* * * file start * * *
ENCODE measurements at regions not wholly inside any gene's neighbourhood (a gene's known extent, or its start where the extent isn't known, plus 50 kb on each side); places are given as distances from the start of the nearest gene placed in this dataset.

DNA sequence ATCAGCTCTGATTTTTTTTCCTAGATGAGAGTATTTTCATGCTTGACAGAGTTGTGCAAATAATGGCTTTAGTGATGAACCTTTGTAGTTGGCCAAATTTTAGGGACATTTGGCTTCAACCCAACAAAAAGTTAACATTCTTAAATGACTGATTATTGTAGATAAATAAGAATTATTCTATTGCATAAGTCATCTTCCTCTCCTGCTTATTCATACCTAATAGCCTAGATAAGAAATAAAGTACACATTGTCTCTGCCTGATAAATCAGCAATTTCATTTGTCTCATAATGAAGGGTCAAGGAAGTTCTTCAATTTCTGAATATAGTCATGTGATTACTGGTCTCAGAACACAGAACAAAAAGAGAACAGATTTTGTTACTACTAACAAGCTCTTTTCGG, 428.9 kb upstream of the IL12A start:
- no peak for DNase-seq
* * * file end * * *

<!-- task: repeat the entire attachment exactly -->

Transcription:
ENCODE measurements at regions not wholly inside any gene's neighbourhood (a gene's known extent, or its start where the extent isn't known, plus 50 kb on each side); places are given as distances from the start of the nearest gene placed in this dataset.

DNA sequence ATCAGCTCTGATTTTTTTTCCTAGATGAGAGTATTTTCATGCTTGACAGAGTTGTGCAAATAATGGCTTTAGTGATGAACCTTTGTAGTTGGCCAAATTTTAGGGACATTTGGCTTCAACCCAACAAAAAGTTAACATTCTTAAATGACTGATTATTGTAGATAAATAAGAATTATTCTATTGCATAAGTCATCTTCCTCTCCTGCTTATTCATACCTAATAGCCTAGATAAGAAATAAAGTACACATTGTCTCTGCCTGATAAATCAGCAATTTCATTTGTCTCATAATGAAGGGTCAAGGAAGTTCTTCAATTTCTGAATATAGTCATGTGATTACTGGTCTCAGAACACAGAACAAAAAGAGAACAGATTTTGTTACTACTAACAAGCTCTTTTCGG, 428.9 kb upstream of the IL12A start:
- no peak for DNase-seq